Image Source: The Vintage Twin
When I turned 31, it was time for a fashion upgrade. The pressure of starting my 30s had subsided, and I was now solidly, joyfully in this new decade of life. For a New York City apartment, I had an impressively large closet with three mirrored doors, the middle of which was broken and off the tracks. While I waited for a handyperson to fix it, I stared at my hanging clothes day and night, surprised at how many old versions of myself still existed. Versions of myself I no longer recognized.
Growing up multicultural, my dad from the Czech Republic and my mom from Puerto Rico, my parents were strict with certain rules, like dishes and yard work, but we had free range when it came to self-expression. My parents let me dress myself, since as far back as I can remember. I'd leave the house in mismatched tall socks and a backward hat, play with colors and patterns. Every day was a new chance for gender expression.
Image Source: Alex Dvorak
That changed when I switched from my beloved public school to a private school with a classic prep-school uniform of a plaid skirt, a white button-up, and a sweater vest. Popularity was now determined by who had on the newest Tiffany necklace, not who was the most down to earth, the way it had been at my old school.
I felt entirely out of place. I didn't understand why the Catholic teachers hovered above me as if I was always about to sin. On the days I wore nail polish, a teacher would remove it to embarrass me in front of other students. I once drew a heart on the back of my hand in class and got detention. "You won't be taken seriously as an adult if you have written all over you," my teacher said, hoping to nip in the bud any future tattoo fantasies. To them, self-expression was dissidence. And traditional male/female roles were not only expected but also enforced through uniform.
My friends and I would wear shorts under our skirts, giving ourselves a little more freedom of movement. While I can see the benefits of a uniform, primarily to get students to focus more on their studies than their outfit for the day, being confined to a skirt made me feel I couldn't be myself.
In Puerto Rico, I felt the same pressure to be more girly. I stood out from the moment I waited for my luggage at the turnstile of SJU airport in an oversize hoodie, beside women in full faces of makeup and platform heels. On the island, my tomboy style didn't translate. As if my baggy jeans meant I wasn't trying hard enough, rather than a purposeful choice.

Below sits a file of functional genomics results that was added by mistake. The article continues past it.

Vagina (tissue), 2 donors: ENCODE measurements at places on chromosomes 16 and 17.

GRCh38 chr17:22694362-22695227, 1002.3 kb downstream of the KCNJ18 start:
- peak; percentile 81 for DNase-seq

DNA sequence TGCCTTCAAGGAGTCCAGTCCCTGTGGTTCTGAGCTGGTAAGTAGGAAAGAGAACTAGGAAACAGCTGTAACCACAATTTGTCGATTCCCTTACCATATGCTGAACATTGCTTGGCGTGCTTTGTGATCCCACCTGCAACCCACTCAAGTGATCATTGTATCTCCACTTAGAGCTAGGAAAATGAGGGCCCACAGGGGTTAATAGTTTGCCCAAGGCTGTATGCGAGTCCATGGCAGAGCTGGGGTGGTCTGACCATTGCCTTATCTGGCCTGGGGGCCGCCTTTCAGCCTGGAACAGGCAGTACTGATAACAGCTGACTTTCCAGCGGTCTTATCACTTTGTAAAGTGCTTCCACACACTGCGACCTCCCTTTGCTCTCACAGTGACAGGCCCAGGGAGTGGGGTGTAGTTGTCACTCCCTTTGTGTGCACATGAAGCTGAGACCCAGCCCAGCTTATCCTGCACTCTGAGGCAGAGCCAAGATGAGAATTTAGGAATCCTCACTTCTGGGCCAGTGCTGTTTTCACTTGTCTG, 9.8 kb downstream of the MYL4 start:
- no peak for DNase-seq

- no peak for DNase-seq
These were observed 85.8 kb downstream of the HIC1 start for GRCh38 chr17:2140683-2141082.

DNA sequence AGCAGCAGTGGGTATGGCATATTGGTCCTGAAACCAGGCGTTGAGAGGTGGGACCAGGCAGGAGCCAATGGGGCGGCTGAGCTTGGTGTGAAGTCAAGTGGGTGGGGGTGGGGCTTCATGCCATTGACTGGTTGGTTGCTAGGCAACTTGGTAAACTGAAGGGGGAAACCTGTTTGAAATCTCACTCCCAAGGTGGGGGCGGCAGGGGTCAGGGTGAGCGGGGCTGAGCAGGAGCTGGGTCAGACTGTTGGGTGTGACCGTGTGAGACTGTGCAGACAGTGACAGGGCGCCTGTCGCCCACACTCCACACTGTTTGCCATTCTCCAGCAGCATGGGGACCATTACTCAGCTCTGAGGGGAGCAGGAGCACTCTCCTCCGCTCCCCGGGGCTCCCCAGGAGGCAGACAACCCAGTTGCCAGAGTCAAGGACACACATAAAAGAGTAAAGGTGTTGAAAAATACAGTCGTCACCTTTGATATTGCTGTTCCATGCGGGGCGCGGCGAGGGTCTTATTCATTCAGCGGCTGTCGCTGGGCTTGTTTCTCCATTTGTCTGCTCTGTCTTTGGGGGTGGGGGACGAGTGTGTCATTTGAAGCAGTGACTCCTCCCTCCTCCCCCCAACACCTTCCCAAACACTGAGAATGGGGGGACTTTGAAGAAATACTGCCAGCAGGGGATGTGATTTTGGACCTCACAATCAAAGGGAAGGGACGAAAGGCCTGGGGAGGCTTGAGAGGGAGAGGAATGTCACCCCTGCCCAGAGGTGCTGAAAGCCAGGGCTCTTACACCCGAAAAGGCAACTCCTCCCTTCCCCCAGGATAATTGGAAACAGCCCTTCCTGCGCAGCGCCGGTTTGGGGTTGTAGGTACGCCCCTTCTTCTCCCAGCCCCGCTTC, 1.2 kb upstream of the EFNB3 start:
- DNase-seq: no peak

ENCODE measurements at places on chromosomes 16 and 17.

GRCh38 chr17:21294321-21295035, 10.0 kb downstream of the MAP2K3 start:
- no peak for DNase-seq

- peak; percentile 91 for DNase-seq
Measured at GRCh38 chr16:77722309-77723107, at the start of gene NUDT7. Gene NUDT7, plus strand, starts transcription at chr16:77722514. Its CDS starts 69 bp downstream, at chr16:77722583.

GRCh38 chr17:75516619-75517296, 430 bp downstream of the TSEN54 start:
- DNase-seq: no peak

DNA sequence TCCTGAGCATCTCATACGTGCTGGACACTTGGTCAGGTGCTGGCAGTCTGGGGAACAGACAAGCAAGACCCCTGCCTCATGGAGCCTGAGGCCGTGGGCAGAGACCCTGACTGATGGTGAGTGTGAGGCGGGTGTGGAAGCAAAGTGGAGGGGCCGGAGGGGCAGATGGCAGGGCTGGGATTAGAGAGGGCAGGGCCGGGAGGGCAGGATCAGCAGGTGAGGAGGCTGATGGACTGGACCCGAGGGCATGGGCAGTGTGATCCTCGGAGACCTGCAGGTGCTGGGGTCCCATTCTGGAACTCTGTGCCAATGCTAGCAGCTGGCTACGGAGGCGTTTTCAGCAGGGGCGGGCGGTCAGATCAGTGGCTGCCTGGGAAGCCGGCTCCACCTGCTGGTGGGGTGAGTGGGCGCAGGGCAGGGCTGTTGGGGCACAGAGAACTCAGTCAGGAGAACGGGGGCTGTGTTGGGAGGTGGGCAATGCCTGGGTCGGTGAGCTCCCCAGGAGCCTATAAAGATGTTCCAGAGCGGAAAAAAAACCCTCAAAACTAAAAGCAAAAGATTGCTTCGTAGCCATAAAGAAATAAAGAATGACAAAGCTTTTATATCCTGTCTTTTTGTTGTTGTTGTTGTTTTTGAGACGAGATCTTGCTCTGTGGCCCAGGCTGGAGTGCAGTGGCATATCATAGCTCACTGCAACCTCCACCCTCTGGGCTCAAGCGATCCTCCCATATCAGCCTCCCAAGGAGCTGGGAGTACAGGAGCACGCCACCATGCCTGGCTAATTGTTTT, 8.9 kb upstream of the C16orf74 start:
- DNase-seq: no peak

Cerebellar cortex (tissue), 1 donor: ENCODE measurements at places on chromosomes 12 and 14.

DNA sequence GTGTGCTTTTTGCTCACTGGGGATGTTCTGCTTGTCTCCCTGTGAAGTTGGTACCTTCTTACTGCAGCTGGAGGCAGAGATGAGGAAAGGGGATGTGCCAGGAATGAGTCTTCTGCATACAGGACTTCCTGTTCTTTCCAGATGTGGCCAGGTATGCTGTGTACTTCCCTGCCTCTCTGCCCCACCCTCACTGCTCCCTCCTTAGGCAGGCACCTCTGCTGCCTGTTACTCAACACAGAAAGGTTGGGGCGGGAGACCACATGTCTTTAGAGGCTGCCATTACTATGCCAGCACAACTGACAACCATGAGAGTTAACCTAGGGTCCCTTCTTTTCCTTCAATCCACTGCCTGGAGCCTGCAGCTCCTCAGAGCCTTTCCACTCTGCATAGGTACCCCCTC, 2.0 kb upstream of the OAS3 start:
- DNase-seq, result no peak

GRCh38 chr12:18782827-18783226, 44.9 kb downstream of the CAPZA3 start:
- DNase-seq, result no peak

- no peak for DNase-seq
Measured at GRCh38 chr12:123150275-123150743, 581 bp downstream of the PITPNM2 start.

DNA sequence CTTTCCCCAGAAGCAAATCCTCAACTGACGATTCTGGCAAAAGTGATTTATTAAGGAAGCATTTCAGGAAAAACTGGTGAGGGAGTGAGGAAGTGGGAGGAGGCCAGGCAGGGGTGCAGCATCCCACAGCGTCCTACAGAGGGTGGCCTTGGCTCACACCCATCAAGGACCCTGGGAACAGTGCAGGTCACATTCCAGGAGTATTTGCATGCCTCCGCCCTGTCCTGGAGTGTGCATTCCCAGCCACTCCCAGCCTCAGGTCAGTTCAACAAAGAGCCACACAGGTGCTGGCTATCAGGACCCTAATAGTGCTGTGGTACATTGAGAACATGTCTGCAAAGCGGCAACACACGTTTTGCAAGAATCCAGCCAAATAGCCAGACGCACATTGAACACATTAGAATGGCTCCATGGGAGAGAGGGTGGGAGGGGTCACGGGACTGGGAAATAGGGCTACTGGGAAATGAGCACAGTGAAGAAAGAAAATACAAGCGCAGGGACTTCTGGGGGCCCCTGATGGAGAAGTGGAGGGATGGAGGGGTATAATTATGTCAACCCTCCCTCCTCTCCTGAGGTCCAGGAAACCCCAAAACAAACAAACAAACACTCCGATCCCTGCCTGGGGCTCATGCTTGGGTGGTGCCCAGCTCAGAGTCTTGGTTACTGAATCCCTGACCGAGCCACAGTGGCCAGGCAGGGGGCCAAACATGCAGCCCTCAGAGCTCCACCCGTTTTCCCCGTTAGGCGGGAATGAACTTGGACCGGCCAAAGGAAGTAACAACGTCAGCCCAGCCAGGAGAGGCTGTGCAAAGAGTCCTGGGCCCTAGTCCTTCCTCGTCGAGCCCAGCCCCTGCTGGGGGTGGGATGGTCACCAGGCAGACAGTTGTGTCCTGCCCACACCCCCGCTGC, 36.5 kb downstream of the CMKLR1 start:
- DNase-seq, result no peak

Even in the privacy of my family's house, gender roles applied. One day, I painted my nails pale blue, and my little nephew begged me to paint his, too. He held out his pinkie finger, and I swiped it with thick polish. He held it in the air, excitedly waiting for it to dry.
"Just don't let his dad see it," my aunt warned. This was code for "we can have as much fun as we want, but when the men arrive, their masculinity will be threatened."
A fun moment between my nephew and me had been brought down to earth. Back where we hold so tightly to our gender norms that a little boy now believed he'd done something wrong by having a little fun with nail polish. Repressing the part of himself that was free to explore. We, adults, tell kids how to dress and how to be, when in reality, they know good and well who they are and what they want. If only we'd let them.
Because of my years in prep school and my summers in Puerto Rico, I never considered myself a feminine girl until my femininity was taken away. When I was 19, I was diagnosed with cancer and went into full-time chemotherapy.
My hair and eyelashes fell out, and I felt less of a woman. My curves diminished, my softness turned to the bone as I lost weight, and I felt less of a woman. The rosiness in my cheeks went white, my cheekbones hidden by puffiness, and I felt less of a woman. On my last day of radiation, the technician told me I was beautiful, and I was sure he was patronizing me because I was not by any metric I had ever been taught growing up.
As I stumbled through recovery, I wanted nothing more than to feel like a woman again. I entered the modeling industry in New York City, envisioning couture gowns and glitzy-styled outfits. But on my first day on the job, I learned models have uniforms, too. Our agent lined us up for weekly meetings to inspect our outfits that consisted of skinny black jeans, a tight tank top, and black stilettos. For every one fabulous job were 20 to 30 castings in uniform. My drawers at the time resembled that of a cartoon character, multiples of the exact same look, one for every day of the week.
Now, without any uniform, I play with both extremes of my gender expression. A pink tulle dress or black cargo pants, your guess is as good as mine.
But no matter which I choose, I know what type of day is ahead based on how quickly I get ready. If I grab an outfit off of a hanger, throw it on, and head out the door without a second thought, I know I'm aligned and in flow. If I try on 10 tops, making a mess of my bedroom, I know I'm feeling insecure and trying to adjust myself to please others.
I stared at my open closet, packed with clothes, like a time capsule from my other lives. I saw the sweats I wore to the hospital for chemo, I saw the hoodies I wore over my prep-school uniform to try to stand out, I saw the skintight black denim I wore as a model.
I've been dressing to please other people my whole life, but now at 31, I'm finally ready to dress for myself.